Ginger And Ulcers

Because of its gastroprotective effects, ginger may be one of the useful herbs for ulcers.
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Because of its gastroprotective effects, ginger may be one of the useful herbs for ulcers. Ginger is a spice that is commonly used in Asian cuisine and desserts such as gingersnaps. It's the basis of things like ginger ale and ginger beer.


Ginger Nutrition Information

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According to the USDA, ¼ cup of 1-inch ginger slices contains:

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  • 19 calories
  • ½ gram of protein
  • 0 grams of fat
  • 4 grams of carbohydrates
  • ½ gram of fiber
  • Less than half a gram of sugar
  • 4 milligrams of calcium
  • 10 milligrams of magnesium
  • 8 milligrams of phosphorus
  • 100 milligrams of potassium
  • 3 milligrams of sodium
  • 1.2 milligrams of vitamin C

Ginger is a healthy way to add flavor to a variety of dishes. You can even make ginger water to add a bit of flavor if you don't like plain water. If you're not a fan of fresh ginger, it's possible to find ground ginger in the spice section of your local grocery store. You can also find pickled ginger in the international foods section.

Many health food stores also sell ginger capsules you can take, though it's important to pay close attention to the label since it's a dietary supplement that's not regulated by the U.S. Food and Drug Administration (FDA). The dose you use depends on the condition you're trying to address.


Beyond being one of the herbs for ulcers, ginger can also help with inflammation, protect the heart, and may help protect against cancer, according to an October 2014 review published in the Journal of Pharmacy and Biological Services.

Read more: Foods That Alleviate the Pain of an Ulcer

Using Ginger for Ulcers

The National Institute of Diabetes and Digestive and Kidney Diseases (NIDDK) defines a peptic ulcer as a sore in the lining of your stomach or duodenum. They are most often caused by long-term use of non-steroidal anti-inflammatory drugs (NSAIDs) like ibuprofen, naproxen and aspirin, or by a helicobacter pylori (H. pylori) infection.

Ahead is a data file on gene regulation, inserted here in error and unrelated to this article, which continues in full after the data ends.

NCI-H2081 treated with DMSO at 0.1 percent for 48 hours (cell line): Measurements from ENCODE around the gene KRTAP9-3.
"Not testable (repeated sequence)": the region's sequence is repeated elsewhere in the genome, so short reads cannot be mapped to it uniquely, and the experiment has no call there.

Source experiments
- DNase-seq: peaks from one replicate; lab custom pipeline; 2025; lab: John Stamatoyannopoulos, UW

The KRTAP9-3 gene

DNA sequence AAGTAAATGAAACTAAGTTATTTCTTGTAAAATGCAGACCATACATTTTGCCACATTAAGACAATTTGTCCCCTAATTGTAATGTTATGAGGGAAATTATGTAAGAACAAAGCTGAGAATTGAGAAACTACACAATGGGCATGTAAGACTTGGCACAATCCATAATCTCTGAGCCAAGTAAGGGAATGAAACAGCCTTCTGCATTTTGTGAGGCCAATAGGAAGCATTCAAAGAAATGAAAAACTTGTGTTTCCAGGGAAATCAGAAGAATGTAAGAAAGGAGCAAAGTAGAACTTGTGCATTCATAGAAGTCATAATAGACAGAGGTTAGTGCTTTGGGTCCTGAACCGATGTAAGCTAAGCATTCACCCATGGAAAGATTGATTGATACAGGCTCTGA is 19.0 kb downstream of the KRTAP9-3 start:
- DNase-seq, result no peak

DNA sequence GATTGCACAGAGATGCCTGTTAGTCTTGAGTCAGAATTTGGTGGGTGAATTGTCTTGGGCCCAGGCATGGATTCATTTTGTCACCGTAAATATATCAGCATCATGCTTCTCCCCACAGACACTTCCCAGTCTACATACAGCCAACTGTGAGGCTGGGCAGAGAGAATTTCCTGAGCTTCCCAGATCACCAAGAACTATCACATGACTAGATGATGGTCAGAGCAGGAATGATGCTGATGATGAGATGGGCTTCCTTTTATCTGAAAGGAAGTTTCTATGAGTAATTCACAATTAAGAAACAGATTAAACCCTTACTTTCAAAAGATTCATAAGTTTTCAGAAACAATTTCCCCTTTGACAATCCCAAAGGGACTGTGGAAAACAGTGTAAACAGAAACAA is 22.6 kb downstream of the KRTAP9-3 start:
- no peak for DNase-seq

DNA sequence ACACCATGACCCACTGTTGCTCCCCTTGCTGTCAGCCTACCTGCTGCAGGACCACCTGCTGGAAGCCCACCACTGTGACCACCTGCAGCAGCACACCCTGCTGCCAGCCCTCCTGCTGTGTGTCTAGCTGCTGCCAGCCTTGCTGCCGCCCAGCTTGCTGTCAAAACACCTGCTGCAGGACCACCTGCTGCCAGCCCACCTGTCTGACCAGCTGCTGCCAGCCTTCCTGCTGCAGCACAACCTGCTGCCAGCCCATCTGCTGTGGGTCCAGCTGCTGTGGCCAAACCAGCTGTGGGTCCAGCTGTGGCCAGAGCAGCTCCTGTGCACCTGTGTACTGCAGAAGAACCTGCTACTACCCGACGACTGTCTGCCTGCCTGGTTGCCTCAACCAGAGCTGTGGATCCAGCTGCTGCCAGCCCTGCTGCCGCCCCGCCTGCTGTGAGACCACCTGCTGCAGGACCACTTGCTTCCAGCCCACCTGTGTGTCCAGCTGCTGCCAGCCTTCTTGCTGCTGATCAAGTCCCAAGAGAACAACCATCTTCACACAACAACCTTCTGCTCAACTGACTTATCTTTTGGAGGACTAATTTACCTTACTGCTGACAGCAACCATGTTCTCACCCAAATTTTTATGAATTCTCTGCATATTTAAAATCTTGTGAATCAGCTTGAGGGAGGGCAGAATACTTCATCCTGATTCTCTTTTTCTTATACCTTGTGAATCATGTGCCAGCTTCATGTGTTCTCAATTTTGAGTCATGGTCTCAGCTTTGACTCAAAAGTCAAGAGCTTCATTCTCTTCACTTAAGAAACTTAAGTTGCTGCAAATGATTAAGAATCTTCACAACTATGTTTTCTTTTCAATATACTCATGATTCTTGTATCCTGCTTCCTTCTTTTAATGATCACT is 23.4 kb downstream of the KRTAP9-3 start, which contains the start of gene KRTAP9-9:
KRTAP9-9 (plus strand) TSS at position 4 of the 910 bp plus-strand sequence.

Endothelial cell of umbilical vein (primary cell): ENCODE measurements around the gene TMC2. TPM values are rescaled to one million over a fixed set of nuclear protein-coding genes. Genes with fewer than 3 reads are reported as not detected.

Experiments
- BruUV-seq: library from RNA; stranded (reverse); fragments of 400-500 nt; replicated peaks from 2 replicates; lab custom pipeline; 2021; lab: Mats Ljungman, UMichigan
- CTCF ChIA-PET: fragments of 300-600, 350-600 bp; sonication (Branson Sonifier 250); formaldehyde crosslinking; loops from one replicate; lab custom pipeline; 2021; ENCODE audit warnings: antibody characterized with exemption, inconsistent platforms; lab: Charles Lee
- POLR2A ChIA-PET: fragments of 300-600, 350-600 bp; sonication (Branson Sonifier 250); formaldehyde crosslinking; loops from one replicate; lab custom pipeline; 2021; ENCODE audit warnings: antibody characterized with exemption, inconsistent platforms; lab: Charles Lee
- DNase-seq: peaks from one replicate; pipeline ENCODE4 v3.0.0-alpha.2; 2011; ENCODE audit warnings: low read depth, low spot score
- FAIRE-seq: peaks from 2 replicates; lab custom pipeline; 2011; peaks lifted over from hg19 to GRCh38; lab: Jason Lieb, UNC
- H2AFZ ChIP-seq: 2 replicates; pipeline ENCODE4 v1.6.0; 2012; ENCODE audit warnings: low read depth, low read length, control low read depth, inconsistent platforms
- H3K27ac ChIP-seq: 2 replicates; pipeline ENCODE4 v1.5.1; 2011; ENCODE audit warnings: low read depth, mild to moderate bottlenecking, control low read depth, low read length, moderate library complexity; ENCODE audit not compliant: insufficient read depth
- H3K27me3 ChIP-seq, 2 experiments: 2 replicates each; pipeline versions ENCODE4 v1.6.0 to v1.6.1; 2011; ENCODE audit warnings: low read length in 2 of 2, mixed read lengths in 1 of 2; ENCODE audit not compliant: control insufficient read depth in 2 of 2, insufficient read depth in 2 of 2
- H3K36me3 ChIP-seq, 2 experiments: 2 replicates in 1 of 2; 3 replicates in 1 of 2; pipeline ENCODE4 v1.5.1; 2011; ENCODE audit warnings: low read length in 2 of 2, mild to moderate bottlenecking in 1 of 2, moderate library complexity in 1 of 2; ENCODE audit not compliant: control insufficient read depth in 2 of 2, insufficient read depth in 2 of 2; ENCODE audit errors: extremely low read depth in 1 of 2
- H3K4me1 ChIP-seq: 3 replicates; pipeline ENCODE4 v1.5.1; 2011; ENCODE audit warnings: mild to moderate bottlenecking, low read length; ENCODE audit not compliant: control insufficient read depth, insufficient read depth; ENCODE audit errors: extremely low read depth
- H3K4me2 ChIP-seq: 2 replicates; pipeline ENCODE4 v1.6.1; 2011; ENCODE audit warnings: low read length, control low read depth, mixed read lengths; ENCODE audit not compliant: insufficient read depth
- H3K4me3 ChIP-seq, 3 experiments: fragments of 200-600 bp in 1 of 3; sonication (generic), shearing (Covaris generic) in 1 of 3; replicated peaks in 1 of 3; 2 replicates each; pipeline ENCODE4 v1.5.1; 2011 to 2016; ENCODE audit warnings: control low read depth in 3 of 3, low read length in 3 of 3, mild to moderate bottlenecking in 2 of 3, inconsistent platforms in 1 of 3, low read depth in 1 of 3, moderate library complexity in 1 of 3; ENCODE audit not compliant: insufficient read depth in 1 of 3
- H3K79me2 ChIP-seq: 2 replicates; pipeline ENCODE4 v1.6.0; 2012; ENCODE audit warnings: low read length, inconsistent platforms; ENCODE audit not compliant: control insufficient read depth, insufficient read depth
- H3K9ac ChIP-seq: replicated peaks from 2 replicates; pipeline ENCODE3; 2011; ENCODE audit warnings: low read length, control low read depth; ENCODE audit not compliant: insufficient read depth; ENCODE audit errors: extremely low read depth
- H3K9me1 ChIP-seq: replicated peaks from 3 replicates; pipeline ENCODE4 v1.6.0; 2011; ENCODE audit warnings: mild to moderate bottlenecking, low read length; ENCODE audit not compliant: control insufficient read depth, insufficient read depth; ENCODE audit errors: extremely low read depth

According to a June 2013 review of the gastroprotective effects of ginger published in Journal of Functional Foods, ginger has "immense value" in treating a number of gastric ailments including nausea and vomiting, indigestion, gastritis, bloating and more.


The review also shows ginger is an effective way to prevent gastric ulcers caused by using NSAIDs and H.pylori induced ulcers, though these studies were conducted with laboratory animals rather than humans so further research needs to be conducted to confirm effects in humans.


The idea is that using ginger provides the anti-inflammatory effects of NSAIDs so you can reduce your dependence on them and reduce the risk of developing an ulcer in the first place. Ginger itself may not provide quick ulcer pain relief, but could help prevent recurring ulcers.

Read more: What Can I Eat and Drink With a Peptic Ulcer?

Quick Ulcer Pain Relief

Ulcers can be quite painful, so you may want to turn to medication for ulcer relief. Home remedies involve using acid reducing medications such as ranidine (Zantec) or famotidine (Pepcid) that are available over the counter.


If herbs for ulcers aren't providing the quick ulcer pain relief you're looking for, you can also turn to over-the-counter acid-neutralizing medications, such as Rolaids or Tums. They'll provide temporary relief but as the stomach produces more acid, you can expect the pain to return within an hour or two.

If you opt to use an over-the-counter antacid, make sure it does not contain aspirin. The FDA warns against using products like Alka-Seltzer because there's a serious bleeding risk associated with using antacids with aspirin to treat ulcer pain.

If after changing your diet, using ginger or over-the-counter solutions to address your ulcer pain you're not getting relief, make an appointment to see your doctor.




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